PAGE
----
Twice this year, in separate assignments to Africa, I have been confronted with the issue of generational leadership.
In South Sudan, there was hardly a person I spoke to who didn’t feel that their national leaders had let them down. Hopes for the world’s youngest country—only three years old—have been dashed because a long-standing political conflict between President Salva Kiir and his former vice president, Riek Machar, accused by Kiir of plotting an attempted coup. Their conflict turned ugly, prompting violence that spawned ethnic tensions and escalated into a serious humanitarian and political crisis that has yet to be fully resolved.
The basic complaint I heard was this: both leaders—in their early 60s and veterans of South Sudan’s protracted war of independence from Sudan—were playing the type of old-style (and bloody) power games that South Sudan had come to expect from their former overseers in Khartoum. The sense of frustration and world-weariness was most acute among women, who seemed particularly frustrated about shouldering the civilian fallout from yet another war between men.
The other moment came during an assignment in Uganda, when I asked a young medical worker in his 20s about his take on Uganda’s Anti-Homosexuality Act (since overturned by the nation’s constitutional court). He framed it as a generational issue: whatever their feelings about homosexuality (and some were uncomfortable with it), he and others his age were generally embarrassed by the legislation, which had called for life sentences for those found guilty of “homosexual acts.”
The older generation (which dominates Uganda’s national parliament) had passed a law that the medical worker and others felt had not lined up with their growing sense of cosmopolitan values. The worker even used the term “more civilized” to describe his generation’s outlook in contrast to an older group that is often seen as corrupt, not particularly nimble and loath to accept new ideas.
In their separate ways, William Easterly, a veteran economist at New York University, and Dayo Olopade, a young Nigerian-American journalist, would recognize this young man, as well as the reaction to the ongoing conflict in South Sudan, for what they are: signs of a changing continent, and changing from the grass-roots up. Both authors have written fine—though very different—books that explore some of the themes undergirding these changes.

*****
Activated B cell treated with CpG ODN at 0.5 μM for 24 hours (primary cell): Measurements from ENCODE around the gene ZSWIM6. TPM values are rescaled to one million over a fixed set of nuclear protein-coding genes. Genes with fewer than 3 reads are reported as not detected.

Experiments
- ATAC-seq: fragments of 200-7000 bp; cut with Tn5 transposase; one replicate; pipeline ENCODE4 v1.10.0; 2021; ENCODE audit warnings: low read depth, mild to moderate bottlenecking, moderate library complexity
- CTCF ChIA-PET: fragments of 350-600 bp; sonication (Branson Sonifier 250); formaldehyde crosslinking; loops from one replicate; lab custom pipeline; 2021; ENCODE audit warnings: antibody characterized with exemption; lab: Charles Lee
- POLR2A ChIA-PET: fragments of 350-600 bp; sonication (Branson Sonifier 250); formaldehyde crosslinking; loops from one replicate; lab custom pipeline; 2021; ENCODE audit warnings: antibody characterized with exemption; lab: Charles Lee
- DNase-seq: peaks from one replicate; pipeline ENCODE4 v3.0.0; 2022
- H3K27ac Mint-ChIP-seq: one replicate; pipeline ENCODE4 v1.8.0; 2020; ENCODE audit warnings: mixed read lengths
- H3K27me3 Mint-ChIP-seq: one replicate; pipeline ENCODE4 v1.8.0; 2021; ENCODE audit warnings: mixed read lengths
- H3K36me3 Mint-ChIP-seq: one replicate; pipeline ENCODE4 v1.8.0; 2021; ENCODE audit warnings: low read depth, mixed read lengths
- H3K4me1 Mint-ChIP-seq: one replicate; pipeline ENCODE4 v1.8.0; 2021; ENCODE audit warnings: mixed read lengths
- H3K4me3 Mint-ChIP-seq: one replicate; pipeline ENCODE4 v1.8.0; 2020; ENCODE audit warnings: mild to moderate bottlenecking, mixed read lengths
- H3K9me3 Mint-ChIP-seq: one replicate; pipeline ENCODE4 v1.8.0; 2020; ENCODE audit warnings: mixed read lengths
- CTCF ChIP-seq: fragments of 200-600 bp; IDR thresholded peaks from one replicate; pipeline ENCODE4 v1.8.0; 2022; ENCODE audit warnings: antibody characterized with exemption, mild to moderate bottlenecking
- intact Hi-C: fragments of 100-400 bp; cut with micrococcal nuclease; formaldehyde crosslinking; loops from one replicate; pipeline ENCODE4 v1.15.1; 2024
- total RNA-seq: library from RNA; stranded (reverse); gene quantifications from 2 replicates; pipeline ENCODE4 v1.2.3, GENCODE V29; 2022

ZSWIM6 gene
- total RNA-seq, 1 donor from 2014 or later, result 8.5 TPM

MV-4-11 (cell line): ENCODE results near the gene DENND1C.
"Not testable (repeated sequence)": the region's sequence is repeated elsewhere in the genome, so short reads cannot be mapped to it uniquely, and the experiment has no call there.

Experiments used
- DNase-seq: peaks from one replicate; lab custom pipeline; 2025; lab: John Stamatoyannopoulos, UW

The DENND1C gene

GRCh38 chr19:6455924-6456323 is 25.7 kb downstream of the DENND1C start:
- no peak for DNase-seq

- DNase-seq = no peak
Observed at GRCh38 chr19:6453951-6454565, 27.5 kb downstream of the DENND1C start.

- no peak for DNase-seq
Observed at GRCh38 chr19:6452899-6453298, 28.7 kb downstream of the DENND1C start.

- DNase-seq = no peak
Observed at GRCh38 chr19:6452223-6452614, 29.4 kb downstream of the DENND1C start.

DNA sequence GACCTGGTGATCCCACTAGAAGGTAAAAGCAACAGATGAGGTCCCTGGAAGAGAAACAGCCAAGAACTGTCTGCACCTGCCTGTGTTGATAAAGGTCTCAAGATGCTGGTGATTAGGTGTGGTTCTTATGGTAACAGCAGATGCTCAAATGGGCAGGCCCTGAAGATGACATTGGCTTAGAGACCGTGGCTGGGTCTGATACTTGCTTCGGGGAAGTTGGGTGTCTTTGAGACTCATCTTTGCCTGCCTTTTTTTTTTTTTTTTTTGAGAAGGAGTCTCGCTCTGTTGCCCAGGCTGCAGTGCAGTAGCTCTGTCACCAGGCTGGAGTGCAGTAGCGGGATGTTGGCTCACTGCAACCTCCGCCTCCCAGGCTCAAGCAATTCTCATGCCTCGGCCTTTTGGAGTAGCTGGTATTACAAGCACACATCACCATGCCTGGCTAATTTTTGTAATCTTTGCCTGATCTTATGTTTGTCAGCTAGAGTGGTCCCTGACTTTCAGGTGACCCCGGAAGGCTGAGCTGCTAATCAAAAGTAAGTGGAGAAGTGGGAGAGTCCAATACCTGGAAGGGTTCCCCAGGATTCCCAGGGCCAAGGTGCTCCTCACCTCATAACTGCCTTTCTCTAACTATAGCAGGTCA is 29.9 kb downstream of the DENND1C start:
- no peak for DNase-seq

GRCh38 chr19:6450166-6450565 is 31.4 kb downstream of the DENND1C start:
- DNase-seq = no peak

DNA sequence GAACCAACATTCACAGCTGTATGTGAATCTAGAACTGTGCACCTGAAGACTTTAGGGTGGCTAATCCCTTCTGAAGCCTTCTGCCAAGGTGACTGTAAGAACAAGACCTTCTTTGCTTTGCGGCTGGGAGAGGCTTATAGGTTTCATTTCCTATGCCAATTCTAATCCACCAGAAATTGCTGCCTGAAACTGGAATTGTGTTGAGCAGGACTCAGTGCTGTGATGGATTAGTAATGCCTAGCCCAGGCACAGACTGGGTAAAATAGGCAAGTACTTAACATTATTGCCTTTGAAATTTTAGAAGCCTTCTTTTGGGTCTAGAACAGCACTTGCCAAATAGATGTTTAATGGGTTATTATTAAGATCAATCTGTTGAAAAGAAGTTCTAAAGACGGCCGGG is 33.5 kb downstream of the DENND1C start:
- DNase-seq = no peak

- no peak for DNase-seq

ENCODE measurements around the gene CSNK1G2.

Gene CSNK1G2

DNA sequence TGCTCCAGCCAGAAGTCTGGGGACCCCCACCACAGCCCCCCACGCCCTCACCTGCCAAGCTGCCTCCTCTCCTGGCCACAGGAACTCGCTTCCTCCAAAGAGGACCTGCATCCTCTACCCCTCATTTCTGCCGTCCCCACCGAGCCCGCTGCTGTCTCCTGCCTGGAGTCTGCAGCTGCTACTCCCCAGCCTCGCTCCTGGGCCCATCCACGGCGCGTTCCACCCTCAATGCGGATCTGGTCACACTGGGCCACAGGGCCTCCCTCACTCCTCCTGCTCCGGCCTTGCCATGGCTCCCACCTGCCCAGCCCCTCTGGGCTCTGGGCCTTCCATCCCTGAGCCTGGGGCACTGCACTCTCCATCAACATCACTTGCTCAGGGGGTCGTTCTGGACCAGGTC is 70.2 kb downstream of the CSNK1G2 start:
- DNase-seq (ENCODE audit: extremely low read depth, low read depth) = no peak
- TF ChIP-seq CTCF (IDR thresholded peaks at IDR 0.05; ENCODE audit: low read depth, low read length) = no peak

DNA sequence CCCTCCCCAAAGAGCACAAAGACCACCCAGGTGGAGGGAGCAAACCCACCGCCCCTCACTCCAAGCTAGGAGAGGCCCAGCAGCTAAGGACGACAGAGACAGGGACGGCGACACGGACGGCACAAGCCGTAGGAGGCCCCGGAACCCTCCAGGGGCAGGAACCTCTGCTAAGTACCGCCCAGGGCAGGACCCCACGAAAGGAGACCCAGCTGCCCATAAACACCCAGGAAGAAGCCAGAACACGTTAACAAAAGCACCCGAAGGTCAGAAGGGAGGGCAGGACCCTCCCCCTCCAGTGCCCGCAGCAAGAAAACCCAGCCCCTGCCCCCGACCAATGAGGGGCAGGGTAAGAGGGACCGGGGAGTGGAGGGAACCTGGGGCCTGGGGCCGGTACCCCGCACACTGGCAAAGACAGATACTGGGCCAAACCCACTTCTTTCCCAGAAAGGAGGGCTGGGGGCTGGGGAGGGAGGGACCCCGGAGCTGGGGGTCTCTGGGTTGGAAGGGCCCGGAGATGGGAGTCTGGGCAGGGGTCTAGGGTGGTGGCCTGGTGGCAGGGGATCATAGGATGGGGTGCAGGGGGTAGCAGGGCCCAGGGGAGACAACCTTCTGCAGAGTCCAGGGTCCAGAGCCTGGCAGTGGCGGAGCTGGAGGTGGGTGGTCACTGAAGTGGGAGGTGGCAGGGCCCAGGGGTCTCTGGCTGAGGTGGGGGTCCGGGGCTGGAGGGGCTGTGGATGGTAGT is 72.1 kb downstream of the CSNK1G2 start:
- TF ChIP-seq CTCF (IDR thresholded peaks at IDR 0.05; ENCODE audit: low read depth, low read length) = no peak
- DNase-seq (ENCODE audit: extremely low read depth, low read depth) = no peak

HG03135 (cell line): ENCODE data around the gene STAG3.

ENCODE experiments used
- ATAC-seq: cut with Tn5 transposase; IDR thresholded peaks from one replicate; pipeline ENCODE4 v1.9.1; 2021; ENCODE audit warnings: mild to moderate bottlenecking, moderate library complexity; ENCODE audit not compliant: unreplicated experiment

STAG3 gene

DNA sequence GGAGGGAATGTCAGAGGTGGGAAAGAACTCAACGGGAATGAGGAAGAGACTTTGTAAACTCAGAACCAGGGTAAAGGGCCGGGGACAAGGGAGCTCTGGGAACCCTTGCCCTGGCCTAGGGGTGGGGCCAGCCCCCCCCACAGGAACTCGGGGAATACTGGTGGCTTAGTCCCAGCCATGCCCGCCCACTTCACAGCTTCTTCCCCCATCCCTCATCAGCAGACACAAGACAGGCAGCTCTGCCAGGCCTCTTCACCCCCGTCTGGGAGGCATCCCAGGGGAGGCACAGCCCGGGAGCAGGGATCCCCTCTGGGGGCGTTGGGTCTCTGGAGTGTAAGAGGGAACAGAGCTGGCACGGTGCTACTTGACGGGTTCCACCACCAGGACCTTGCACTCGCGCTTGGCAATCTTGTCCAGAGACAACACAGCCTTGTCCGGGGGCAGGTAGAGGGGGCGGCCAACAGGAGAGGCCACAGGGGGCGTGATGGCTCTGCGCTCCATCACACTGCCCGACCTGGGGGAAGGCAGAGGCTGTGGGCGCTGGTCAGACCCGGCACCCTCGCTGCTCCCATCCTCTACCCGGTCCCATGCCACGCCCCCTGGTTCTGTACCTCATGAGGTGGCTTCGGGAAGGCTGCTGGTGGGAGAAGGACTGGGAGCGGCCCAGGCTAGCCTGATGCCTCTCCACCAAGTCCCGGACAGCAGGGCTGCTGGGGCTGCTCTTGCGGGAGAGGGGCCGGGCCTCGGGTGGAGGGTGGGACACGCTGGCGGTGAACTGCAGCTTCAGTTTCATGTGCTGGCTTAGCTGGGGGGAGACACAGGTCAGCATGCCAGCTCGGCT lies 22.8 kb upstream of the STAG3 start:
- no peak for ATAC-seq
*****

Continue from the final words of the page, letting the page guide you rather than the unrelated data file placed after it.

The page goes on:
First, Easterly’s book, in which Africa plays a prominent, though not the only, role. The Tyranny of Experts is a “big-think” volume in which economics, global history (with stops along the way not only in Africa, but in Latin America, Asia and the United States) and philosophical debates all get a hearing. And to what end? Easterly, a well-known figure in development studies circles, argues that since the end of World War II, the world has yet to debate fully what “development” really means.
“The conventional approach to economic development, to making poor countries rich, is based on a technocratic illusion: the belief that poverty is a purely technical problem amenable to such technical solutions as fertilizers, antibiotics, or nutritional supplements,” Easterly writes. This technical illusion has led to a situation Easterly calls “authoritarian development.” By that he means autocrats, perhaps even well-intentioned ones but autocrats nonetheless, are being advised and tacitly supported by key humanitarian players, including the World Bank and the Gates Foundation, two of the groups Easterly names critically as disrespecting the poor.
In one of the most vivid examples Easterly cites, the World Bank promoted and financed a 2010 forestation project in Uganda that uprooted 20,000 farmers at gunpoint from their homesteads. In the case of the Gates Foundation, a relatively new but powerful player in global efforts to improve childhood health, Easterly cites the foundation’s cozying up to Ethiopia’s authoritarian government because of the government’s goal-based, numbers-driven campaign to lower child mortality.
“The sleight of hand that focuses on technical solutions while covering up violations of the rights of real people is the moral tragedy of development today,” Easterly argues in what some would say is an unfair and overly polemical attack on groups and foundations “doing good.” Put another way, the absence of political and economic rights for the poor, Easterly says, is not an issue at the sidelines—it is the actual cause of poverty itself. “The dictator who the experts expect will accomplish the technical fixes to technical problems is not the solution; he is the problem.”